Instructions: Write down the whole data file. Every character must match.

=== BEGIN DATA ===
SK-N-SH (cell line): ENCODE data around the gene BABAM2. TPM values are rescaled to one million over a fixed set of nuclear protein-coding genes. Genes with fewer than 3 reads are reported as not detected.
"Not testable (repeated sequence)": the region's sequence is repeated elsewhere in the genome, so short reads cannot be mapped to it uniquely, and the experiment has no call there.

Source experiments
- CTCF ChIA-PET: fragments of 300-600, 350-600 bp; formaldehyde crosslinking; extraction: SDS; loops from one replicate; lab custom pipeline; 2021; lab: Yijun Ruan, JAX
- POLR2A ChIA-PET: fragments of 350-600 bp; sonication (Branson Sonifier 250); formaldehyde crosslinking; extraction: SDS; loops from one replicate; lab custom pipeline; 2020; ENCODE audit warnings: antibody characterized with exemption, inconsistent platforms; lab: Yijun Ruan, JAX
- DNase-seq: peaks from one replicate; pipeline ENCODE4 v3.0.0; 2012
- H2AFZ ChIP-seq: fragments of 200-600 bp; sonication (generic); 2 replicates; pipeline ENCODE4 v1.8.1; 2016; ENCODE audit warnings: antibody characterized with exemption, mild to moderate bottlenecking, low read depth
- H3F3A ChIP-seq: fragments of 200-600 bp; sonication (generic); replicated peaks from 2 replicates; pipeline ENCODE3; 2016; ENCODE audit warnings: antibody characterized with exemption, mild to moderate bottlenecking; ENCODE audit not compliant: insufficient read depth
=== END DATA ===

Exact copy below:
SK-N-SH (cell line): ENCODE data around the gene BABAM2. TPM values are rescaled to one million over a fixed set of nuclear protein-coding genes. Genes with fewer than 3 reads are reported as not detected.
"Not testable (repeated sequence)": the region's sequence is repeated elsewhere in the genome, so short reads cannot be mapped to it uniquely, and the experiment has no call there.

Source experiments
- CTCF ChIA-PET: fragments of 300-600, 350-600 bp; formaldehyde crosslinking; extraction: SDS; loops from one replicate; lab custom pipeline; 2021; lab: Yijun Ruan, JAX
- POLR2A ChIA-PET: fragments of 350-600 bp; sonication (Branson Sonifier 250); formaldehyde crosslinking; extraction: SDS; loops from one replicate; lab custom pipeline; 2020; ENCODE audit warnings: antibody characterized with exemption, inconsistent platforms; lab: Yijun Ruan, JAX
- DNase-seq: peaks from one replicate; pipeline ENCODE4 v3.0.0; 2012
- H2AFZ ChIP-seq: fragments of 200-600 bp; sonication (generic); 2 replicates; pipeline ENCODE4 v1.8.1; 2016; ENCODE audit warnings: antibody characterized with exemption, mild to moderate bottlenecking, low read depth
- H3F3A ChIP-seq: fragments of 200-600 bp; sonication (generic); replicated peaks from 2 replicates; pipeline ENCODE3; 2016; ENCODE audit warnings: antibody characterized with exemption, mild to moderate bottlenecking; ENCODE audit not compliant: insufficient read depth